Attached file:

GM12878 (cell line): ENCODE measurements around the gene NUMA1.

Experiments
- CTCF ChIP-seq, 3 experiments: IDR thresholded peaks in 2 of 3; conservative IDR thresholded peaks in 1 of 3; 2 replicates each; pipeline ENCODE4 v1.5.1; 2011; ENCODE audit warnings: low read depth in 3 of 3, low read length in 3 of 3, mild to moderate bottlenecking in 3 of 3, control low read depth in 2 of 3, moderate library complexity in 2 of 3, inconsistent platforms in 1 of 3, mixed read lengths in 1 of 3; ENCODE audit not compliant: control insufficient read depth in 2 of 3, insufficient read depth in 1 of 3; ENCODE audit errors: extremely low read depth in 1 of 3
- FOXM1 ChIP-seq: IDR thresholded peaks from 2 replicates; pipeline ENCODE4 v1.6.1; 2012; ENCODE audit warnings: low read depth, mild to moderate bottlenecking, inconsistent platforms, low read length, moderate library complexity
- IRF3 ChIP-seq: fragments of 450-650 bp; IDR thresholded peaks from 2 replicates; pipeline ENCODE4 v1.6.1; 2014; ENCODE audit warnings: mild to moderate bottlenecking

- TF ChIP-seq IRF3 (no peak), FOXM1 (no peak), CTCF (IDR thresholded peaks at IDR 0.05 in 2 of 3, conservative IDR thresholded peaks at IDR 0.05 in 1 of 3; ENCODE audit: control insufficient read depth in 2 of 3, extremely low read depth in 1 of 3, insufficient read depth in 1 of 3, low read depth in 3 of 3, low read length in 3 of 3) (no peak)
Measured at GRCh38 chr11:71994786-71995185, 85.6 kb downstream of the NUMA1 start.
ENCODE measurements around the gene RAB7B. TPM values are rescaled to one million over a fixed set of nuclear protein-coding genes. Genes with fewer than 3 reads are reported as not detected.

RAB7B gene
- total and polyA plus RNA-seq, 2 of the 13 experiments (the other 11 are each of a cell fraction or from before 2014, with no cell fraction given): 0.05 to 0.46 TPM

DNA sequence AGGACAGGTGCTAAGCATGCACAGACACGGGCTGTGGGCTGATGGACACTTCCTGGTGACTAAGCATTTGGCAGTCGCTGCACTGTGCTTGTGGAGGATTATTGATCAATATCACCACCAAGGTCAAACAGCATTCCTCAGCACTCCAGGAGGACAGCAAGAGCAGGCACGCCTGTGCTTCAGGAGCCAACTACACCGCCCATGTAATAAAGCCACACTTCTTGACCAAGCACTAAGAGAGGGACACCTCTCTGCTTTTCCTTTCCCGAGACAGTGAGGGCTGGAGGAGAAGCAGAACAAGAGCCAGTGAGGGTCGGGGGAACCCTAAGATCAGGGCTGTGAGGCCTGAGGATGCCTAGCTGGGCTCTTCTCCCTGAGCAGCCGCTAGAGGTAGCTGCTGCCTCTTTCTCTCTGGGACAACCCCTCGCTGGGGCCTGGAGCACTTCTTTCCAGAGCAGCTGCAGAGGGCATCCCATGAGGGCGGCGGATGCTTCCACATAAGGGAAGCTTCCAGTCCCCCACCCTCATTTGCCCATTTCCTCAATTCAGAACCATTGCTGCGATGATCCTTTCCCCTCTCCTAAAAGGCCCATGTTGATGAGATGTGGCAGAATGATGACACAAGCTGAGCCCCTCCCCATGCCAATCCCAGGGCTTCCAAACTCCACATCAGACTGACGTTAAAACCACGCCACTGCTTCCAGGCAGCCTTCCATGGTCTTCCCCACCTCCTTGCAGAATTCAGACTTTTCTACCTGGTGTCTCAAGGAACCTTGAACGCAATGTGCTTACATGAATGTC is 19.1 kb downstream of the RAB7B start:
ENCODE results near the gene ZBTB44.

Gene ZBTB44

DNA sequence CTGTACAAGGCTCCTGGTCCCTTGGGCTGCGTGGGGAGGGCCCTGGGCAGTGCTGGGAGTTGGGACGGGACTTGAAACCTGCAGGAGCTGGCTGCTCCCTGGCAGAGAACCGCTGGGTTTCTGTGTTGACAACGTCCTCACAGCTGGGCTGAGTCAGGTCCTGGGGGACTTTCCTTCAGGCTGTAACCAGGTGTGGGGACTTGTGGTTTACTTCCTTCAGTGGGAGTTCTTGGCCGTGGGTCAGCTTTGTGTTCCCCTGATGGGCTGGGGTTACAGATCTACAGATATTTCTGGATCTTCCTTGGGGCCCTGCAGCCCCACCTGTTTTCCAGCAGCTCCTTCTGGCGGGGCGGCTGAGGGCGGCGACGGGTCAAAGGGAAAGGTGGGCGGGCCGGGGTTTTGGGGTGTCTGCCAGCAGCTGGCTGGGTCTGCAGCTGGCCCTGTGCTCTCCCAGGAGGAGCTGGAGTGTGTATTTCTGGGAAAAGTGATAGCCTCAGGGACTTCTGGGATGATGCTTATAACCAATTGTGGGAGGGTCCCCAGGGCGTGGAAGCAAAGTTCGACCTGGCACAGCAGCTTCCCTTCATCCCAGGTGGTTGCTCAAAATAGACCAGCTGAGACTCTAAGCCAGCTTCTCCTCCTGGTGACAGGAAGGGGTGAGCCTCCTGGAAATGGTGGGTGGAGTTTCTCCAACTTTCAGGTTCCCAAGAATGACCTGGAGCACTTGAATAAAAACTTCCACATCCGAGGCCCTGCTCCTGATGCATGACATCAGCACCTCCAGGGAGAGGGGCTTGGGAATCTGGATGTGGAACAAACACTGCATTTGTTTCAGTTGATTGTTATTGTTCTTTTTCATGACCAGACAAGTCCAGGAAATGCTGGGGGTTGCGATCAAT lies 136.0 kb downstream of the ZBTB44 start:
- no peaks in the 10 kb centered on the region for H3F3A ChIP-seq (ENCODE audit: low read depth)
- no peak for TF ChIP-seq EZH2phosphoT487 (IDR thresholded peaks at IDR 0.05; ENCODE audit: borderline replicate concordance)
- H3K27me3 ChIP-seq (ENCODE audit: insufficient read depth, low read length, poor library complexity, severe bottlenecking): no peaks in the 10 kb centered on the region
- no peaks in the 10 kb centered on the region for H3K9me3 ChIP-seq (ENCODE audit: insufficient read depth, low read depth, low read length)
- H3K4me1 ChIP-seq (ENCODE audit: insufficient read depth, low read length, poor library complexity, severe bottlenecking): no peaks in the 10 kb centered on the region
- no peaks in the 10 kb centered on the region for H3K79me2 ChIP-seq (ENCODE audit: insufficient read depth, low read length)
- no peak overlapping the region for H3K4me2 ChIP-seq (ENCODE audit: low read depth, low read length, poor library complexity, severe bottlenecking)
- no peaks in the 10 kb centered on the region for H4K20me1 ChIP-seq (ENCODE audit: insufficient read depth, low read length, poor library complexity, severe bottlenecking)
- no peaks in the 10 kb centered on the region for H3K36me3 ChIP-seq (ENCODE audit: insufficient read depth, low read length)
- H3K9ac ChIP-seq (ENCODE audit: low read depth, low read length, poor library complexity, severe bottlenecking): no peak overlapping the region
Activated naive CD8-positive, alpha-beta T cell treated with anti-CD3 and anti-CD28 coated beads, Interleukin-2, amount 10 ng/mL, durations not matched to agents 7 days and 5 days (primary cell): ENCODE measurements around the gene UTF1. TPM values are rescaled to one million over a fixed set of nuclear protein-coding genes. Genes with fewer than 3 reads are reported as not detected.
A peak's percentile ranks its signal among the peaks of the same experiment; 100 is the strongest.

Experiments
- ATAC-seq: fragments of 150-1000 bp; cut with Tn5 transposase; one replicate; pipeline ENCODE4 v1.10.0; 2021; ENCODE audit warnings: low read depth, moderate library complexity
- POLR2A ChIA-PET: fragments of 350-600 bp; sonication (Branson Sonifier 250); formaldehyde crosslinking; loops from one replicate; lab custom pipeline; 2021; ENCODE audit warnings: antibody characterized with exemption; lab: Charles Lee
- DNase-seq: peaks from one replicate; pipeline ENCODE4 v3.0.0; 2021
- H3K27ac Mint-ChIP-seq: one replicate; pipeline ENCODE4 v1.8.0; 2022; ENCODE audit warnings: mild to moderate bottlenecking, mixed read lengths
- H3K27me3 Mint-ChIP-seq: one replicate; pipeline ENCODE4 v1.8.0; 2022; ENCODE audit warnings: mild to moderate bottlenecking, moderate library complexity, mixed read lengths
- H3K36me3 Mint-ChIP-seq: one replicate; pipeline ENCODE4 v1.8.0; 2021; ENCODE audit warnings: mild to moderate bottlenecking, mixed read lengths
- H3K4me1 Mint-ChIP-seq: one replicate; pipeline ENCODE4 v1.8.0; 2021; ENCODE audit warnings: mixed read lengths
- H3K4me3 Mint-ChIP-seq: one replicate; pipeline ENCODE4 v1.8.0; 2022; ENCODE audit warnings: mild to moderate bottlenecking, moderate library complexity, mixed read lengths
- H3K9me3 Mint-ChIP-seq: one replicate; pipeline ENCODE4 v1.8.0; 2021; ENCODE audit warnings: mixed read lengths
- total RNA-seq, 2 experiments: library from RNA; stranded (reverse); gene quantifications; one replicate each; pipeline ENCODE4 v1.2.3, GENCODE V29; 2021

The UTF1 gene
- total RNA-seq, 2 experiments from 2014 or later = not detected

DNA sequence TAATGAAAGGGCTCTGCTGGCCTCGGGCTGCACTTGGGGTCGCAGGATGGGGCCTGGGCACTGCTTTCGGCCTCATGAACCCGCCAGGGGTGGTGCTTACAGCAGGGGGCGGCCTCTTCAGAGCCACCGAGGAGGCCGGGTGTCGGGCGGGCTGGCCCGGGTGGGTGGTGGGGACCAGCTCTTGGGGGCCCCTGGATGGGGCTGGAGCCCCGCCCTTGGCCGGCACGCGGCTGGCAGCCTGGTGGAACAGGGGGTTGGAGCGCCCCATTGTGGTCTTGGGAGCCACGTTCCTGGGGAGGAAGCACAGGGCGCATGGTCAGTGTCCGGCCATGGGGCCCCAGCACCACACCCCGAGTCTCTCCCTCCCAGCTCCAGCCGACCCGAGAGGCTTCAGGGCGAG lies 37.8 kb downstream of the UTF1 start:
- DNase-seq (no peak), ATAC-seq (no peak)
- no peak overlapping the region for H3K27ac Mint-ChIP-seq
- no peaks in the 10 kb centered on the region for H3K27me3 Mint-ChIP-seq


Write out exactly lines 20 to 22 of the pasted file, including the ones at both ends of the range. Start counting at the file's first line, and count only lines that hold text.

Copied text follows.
- no peaks in the 10 kb centered on the region for H3K79me2 ChIP-seq (ENCODE audit: insufficient read depth, low read length)
- no peak overlapping the region for H3K4me2 ChIP-seq (ENCODE audit: low read depth, low read length, poor library complexity, severe bottlenecking)
- no peaks in the 10 kb centered on the region for H4K20me1 ChIP-seq (ENCODE audit: insufficient read depth, low read length, poor library complexity, severe bottlenecking)